This might compromise the power of companies like NextGen Jane and Frame Fertility, which concentrate on data-driven methods to health, to serve their customers. NextGen Jane collects menstrual blood from tampons, using genomic data to find early signs of disease that could affect fertility and standard of living. Frame Fertility helps users discover risk factors, such as for example endometriosis, which were previously undiagnosed and may impact their pregnancy outcomes. Forcing these along with other ventures to use in riskier, more ambiguous conditions, isnt best for their investors, founders, employees, or individuals they serve.
Data collection and data sharing are enabling better care delivery and driving research in countless different ways, such as for example making medical diagnoses more reliable and accurate, creating safer and much more comprehensive treatments, and reducing costs in practically all regions of care delivery. For instance, GIFT-Cloud, a data-sharing platform for fetal imaging research, has practically limitless potential uses in the areas, including identifying cancer risks. An innovation such as this is unlikely to survive long enough to attain such broad-scale implementation in case a shortage of prenatal data hinders it today. An unraveling or stalling of responsible data accrual and sharing could have deleterious effects on care, on science, and on the business enterprise outcomes of health systems.
Third, there could be a spillover effect into other styles of healthcare innovation. Even FemTech companies that dont work directly in reproductive care could possibly be constrained by extreme abortion restrictions. They could feel forced to divert resources from their core business to managing legal risk and potentially overlook investment from funds that now view womens health as too uncertain a prospect. Included in these are ventures attempting to address medical issues that affect tens of thousands of people, such as for example Renovia, a Boston-based company with an electronic therapeutic to take care of pelvic floor disorders (weakening of muscles or connective tissue of the pelvic area). This problem is sometimes however, not always linked to pregnancy and affects one in three women. Sowing confusion concerning the boundary between legally restricted and legally permissible health care not only helps it be harder for existing companies to use, its more likely to discourage new entrants from taking the plunge.
And what might the investment outlook maintain a post-Roe era? In accordance with Pitchbook, capital raising funding for FemTech has tripled since 2015. You can find likely investors who believe strongly enough in the moral vital to resource innovation in womens health they wont be frightened from including such companies within their portfolios. But overall, the patchwork nature of abortion restrictions will donate to an environment where we might see this capital shrink rather than grow, as potential returns become less clear, specifically for ventures suddenly viable only using states. Some investors may understandably shy from wading in to the now-murky territory of womens health for a complete host of reasons, a development that may slow the flow of dollars to companies attempting to solve issues with massive implications for both individual and community health.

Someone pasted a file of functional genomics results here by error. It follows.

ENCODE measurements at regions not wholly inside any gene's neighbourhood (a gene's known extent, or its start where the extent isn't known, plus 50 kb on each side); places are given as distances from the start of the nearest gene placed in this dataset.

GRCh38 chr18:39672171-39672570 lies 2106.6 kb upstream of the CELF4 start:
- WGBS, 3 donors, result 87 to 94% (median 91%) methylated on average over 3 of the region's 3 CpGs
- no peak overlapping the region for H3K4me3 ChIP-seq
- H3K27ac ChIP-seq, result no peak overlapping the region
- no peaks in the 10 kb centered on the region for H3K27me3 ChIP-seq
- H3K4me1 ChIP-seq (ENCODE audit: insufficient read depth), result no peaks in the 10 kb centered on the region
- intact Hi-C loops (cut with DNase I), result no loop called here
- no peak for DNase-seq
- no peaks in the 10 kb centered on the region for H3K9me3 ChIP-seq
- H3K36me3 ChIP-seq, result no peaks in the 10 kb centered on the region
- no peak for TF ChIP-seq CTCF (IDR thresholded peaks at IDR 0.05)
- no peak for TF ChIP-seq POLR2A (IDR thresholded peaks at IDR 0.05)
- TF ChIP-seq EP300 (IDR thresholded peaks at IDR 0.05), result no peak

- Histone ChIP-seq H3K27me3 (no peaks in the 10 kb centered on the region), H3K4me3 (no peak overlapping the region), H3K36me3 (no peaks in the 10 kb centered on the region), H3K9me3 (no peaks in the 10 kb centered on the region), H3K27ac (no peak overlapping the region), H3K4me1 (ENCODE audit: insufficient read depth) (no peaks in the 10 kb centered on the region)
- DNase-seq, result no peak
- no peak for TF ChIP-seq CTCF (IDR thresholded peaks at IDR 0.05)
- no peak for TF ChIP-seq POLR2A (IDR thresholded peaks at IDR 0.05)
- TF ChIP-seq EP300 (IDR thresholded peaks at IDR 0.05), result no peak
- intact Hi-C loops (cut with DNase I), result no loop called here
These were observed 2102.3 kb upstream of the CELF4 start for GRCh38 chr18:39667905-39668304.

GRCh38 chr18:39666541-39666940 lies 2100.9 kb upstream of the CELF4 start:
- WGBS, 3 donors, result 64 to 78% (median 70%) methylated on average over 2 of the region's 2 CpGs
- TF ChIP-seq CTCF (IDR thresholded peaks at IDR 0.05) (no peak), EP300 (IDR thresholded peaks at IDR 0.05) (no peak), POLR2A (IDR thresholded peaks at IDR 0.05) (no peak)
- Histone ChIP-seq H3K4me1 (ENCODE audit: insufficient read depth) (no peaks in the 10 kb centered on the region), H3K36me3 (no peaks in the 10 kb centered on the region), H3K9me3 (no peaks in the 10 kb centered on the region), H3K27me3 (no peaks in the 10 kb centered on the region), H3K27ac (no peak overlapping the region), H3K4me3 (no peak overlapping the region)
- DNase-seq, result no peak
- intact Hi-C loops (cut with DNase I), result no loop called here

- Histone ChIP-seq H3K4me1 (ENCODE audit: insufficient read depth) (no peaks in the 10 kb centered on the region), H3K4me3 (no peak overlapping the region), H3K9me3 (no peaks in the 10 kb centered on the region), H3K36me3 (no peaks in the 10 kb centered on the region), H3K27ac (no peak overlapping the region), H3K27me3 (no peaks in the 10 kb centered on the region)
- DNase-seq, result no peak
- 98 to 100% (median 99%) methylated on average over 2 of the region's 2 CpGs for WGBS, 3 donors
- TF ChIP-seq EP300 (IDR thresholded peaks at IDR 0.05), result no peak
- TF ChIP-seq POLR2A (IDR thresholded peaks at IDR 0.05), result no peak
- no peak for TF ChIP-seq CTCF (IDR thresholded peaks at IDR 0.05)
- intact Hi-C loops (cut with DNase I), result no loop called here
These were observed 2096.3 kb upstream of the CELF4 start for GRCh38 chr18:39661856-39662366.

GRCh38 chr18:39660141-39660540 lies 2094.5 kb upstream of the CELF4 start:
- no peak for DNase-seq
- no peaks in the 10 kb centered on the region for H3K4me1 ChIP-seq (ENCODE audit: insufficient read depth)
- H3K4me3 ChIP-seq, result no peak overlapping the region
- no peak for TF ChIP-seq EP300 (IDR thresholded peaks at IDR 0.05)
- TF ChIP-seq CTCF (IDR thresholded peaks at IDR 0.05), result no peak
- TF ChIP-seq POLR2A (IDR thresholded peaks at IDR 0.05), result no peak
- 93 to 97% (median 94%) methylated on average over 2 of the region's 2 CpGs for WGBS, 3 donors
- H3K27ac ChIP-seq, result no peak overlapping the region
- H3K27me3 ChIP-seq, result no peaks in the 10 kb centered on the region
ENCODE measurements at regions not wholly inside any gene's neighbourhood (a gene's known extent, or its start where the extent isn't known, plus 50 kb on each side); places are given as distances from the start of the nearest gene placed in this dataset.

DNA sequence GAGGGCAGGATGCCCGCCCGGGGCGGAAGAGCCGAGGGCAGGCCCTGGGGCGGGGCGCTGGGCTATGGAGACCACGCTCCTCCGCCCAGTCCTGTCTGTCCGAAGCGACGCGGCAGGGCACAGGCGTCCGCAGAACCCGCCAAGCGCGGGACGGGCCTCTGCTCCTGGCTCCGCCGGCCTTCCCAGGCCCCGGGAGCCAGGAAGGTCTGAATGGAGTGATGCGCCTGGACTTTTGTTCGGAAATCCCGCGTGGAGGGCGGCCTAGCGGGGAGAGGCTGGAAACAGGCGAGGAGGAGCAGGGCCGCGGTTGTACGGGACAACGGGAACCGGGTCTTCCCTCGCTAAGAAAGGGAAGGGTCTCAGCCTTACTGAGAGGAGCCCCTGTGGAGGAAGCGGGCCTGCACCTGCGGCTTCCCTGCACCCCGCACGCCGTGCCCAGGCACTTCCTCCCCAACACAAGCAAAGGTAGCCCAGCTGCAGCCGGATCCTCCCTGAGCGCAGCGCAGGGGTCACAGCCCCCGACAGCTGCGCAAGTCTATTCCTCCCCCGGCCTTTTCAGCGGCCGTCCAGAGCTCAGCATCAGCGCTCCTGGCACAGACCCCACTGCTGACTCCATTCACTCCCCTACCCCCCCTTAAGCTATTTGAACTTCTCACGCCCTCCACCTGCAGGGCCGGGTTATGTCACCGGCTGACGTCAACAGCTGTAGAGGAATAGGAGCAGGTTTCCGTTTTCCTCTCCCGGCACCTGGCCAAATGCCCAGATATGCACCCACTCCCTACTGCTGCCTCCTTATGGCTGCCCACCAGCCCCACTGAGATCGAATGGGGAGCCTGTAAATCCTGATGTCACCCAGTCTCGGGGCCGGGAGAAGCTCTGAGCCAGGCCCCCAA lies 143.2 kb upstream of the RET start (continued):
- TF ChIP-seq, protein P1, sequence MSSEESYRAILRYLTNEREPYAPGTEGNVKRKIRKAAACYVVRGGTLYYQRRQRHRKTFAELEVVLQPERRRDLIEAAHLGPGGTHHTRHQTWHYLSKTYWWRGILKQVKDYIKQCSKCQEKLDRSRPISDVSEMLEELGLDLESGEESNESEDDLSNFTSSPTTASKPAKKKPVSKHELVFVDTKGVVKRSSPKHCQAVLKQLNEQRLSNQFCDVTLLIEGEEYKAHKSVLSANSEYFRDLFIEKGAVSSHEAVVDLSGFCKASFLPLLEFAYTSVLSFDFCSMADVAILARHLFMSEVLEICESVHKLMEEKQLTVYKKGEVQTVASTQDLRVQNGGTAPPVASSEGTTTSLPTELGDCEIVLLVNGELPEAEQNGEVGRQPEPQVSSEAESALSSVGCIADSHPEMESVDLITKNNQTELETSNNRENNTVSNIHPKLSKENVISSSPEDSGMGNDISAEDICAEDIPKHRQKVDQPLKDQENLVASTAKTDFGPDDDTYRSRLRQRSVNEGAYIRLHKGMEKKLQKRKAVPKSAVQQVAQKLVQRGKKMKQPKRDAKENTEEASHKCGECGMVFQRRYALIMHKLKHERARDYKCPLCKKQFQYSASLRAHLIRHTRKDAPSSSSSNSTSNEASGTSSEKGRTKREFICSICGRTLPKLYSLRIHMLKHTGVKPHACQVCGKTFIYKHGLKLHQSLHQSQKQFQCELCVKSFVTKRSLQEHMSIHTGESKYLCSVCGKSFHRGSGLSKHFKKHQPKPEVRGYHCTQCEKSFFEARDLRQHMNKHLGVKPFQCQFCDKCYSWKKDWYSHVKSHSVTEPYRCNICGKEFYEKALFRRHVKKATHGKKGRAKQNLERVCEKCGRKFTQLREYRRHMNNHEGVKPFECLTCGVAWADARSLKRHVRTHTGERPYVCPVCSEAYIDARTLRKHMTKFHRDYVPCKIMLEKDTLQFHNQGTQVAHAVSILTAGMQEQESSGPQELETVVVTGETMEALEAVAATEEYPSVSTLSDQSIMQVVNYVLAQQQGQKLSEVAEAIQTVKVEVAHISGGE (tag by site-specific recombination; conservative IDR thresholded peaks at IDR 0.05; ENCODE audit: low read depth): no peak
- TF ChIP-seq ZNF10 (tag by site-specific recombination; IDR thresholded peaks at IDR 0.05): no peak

Beyond the potential to choke off investment in womens health, the post-Roe era may possibly also curtail female founders and limit womens careers. Women are 40% more prone to invent for women than men, sufficient reason for a potential pullback in funding to show these ideas into businesses, the gender gap in entrepreneurship may widen. Better usage of reproductive healthcare increases womens propensity to become entrepreneurs regardless of the they work in, increases womens capability to secure VC funding, and improves the performance of female-run ventures. Consider that the introduction of oral contraceptives in the mid-20th century closed or narrowed gendered wage and career gaps, enabling firms to retain more and better female talent. The Dobbs decision may roll back these gains.
Its true that constraints can spur innovation and also impede it, and you can find organizations well-positioned to mitigate the pernicious implications of Dobbs. As womens health investor and entrepreneur Halle Tecco, talking with the Securities podcast noted, Constraints can compel creativity, but it is a real challenge facing every human not only every woman and something that leaders in this space have to address. Ventures like Contraline and YourChoice Therapeutics, which are centered on developing male contraceptive a long-underfunded field could see increased interest and investment in the coming years. Existing companies have found methods to protect their users from prosecution. Aid Access, Hey Jane, and Plan C, are pushing to boost usage of medication abortion and offer consumers with resources about how exactly to gain access to abortion pills.
But operating in the narrow, fraught confines of a post-Roe America is unlikely to yield the type of innovation that patients deserve, that investors and founders want, and that drives significant economic growth. Its a lot more likely that reproductive care will languish in comparison to other health tech fields where in fact the legal landscape is reasonable to navigate. This outcome is harmful to health and harmful to business.